Mary, he would love that! He’s the one with all of the Amaryllises( Amarylli?) in the ground under my sewing window. 15 or 16 will bloom again this year. Someday we are going to drive to Iowa😀. I am ok with the 750. I love my 1530, but some features of the 750 are great like the needle down and automatic start. I am not thrilled with the thing for quilting. I am at the hospital b/c husband just had major back surgery so I can’t run in to see what the heck that attachment is called. Maybe I am not good at it, but the 1530 quilting looks better than the 750! Hot here in Central
        Ohio. He just started planting Dahlias. Beautiful.

        1. Mary Etherington Post author

          Diane and Squeak – how is your husband doing after his back surgery? If I could visit, I’d bring him a plant!!

          1. Diane and Squeak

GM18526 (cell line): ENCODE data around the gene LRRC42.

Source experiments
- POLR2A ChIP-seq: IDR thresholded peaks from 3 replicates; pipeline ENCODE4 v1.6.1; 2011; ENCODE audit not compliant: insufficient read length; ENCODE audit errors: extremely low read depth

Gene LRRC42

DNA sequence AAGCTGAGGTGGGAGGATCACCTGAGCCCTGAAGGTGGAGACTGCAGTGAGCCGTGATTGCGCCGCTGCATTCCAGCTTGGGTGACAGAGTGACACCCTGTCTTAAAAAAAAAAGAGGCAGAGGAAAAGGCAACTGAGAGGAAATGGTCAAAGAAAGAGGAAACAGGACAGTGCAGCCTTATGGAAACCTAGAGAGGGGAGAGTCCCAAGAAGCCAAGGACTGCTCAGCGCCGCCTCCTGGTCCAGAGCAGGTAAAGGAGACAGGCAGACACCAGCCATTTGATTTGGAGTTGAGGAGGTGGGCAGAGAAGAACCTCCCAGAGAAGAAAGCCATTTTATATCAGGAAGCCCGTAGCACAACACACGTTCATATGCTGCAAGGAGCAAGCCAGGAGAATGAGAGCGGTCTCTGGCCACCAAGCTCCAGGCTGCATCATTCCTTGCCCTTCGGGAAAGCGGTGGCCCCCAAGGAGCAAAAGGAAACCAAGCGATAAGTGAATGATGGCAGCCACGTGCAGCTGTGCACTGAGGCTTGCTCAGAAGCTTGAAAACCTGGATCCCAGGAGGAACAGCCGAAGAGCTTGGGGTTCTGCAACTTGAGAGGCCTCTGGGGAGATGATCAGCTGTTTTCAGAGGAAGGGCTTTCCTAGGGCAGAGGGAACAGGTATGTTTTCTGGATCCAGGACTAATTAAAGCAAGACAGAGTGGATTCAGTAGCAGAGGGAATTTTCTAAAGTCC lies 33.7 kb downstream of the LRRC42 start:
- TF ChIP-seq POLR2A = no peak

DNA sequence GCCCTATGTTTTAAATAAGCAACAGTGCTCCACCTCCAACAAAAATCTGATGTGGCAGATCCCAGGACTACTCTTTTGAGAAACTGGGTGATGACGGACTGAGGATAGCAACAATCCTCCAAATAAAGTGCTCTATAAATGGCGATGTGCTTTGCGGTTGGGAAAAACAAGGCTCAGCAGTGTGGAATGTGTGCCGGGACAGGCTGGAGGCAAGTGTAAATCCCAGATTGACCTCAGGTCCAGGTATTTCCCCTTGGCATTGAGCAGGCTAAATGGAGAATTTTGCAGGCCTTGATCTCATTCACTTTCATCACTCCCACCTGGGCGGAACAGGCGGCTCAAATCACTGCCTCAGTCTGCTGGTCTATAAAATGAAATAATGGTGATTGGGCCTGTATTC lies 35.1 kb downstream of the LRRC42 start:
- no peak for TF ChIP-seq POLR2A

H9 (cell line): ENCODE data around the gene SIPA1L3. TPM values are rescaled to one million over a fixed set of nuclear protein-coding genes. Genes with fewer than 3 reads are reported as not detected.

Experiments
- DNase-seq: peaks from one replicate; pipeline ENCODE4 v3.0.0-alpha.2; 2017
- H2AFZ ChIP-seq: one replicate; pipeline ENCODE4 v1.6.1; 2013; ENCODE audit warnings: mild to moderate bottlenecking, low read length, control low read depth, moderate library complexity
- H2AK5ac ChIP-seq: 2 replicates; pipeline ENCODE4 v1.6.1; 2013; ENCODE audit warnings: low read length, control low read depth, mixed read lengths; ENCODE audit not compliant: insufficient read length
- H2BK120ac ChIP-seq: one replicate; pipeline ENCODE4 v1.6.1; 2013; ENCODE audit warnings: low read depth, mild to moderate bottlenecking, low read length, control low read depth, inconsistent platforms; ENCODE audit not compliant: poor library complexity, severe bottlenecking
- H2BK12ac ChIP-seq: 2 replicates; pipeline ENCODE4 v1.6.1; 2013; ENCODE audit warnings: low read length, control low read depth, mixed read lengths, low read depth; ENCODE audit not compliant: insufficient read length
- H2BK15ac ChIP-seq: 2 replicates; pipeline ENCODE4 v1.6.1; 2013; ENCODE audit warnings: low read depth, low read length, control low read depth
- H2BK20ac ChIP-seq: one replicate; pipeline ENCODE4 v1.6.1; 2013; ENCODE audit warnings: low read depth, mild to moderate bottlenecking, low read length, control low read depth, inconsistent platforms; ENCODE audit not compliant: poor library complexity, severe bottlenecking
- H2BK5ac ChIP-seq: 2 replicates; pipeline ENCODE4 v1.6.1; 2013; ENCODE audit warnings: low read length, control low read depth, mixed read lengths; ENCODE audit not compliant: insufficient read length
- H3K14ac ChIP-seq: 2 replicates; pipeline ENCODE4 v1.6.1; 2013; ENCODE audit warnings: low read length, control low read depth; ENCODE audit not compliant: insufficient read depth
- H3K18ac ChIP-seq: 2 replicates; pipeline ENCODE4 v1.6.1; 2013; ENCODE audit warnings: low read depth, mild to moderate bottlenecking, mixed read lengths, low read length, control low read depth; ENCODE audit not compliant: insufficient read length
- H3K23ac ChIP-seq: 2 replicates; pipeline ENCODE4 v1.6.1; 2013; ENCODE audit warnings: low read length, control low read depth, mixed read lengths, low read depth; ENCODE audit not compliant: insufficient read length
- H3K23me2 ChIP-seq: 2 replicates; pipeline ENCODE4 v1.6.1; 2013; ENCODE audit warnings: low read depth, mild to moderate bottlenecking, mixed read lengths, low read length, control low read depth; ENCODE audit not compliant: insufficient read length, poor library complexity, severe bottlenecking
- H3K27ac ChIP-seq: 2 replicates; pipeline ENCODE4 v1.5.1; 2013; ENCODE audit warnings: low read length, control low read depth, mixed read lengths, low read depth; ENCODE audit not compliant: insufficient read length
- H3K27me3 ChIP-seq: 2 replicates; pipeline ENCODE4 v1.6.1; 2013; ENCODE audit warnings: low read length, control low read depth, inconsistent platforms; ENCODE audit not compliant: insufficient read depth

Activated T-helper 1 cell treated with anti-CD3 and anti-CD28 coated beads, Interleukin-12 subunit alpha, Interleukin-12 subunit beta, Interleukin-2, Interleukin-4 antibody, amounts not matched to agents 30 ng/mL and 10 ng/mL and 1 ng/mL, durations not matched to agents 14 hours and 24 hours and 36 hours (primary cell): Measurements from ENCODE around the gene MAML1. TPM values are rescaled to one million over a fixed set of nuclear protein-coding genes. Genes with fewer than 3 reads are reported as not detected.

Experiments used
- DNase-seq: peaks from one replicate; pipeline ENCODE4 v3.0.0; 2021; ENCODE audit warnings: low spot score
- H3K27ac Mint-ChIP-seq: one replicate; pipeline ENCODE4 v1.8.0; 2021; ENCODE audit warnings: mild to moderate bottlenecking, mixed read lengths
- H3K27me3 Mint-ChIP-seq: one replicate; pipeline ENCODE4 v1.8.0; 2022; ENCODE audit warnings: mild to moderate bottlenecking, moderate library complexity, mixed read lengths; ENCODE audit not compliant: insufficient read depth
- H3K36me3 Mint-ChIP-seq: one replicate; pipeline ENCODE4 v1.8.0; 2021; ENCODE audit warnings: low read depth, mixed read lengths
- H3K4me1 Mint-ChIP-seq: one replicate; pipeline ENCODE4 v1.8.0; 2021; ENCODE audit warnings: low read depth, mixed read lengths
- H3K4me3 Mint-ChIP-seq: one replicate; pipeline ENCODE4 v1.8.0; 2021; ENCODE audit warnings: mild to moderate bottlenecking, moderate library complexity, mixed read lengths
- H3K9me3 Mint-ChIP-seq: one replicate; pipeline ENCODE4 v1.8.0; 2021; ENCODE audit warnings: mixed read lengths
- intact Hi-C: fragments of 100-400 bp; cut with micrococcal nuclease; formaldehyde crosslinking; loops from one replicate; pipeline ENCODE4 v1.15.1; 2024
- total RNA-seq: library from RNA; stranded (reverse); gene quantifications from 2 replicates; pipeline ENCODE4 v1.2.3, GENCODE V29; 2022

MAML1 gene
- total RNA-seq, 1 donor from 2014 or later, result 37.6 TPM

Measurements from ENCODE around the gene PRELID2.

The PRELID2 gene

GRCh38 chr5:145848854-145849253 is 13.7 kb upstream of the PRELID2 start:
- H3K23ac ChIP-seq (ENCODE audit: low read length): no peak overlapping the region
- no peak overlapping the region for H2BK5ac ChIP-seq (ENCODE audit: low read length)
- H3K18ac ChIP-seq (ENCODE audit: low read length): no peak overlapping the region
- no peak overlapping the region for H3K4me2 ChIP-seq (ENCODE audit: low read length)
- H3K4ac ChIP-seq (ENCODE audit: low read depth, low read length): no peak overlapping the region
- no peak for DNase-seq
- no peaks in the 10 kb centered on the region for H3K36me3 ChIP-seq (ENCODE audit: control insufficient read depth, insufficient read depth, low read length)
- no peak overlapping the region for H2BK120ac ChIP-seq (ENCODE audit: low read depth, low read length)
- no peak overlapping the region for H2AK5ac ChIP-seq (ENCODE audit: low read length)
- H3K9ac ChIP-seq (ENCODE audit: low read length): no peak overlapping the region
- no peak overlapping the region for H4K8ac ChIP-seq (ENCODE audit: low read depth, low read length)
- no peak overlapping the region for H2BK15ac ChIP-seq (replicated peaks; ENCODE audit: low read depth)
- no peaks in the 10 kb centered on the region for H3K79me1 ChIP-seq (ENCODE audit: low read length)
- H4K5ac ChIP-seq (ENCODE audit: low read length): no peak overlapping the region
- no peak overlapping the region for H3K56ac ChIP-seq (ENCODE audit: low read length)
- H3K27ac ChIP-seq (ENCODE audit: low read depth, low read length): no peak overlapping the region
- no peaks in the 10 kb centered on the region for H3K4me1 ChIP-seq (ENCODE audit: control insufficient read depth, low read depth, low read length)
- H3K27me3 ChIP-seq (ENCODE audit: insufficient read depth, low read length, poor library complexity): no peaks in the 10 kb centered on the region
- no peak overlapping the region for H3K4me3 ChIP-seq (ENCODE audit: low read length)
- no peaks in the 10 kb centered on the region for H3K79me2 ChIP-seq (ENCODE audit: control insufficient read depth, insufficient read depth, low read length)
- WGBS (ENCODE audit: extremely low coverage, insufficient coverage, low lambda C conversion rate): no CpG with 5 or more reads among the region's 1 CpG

Bless you, Mary, he’d love that. He is doing very well this time. This is his third laminectomy/fusion. This time they fused #2 to 3,4,and 5 and fused #1 to T-12. His incision goes all the way from 1 to 5 which is about 8 or 9 inches. Thank goodness for pain meds!! He can walk with a walker or sometimes without–grrr.
            It is at least 6 to 8 weeks before he can really do much, but he’s doing fine. Squeak takes very good care of him:) Featherweights can vary in price. Most of the ones I’ve seen are around $300.00 or so. Mine was $300.00 two years ago, but had just
            had a thorough cleaning etc which had cost $75.00 so I felt I got a bargain. A school teacher had mine and it is in excellent condition.

  27. Pam

    Love my Bernina 1260, but treated myself to a Featherweight after gifting 3 to granddaughters. It’s my travel machine and just for fun machine. Just had my Bernina serviced and it runs perfectly. Looked at lots of machines when researching what to buy for granddaughters, and finally decided on the Featherweights for them. If they decide later on fancier machines, they will be worth something to trade or sell.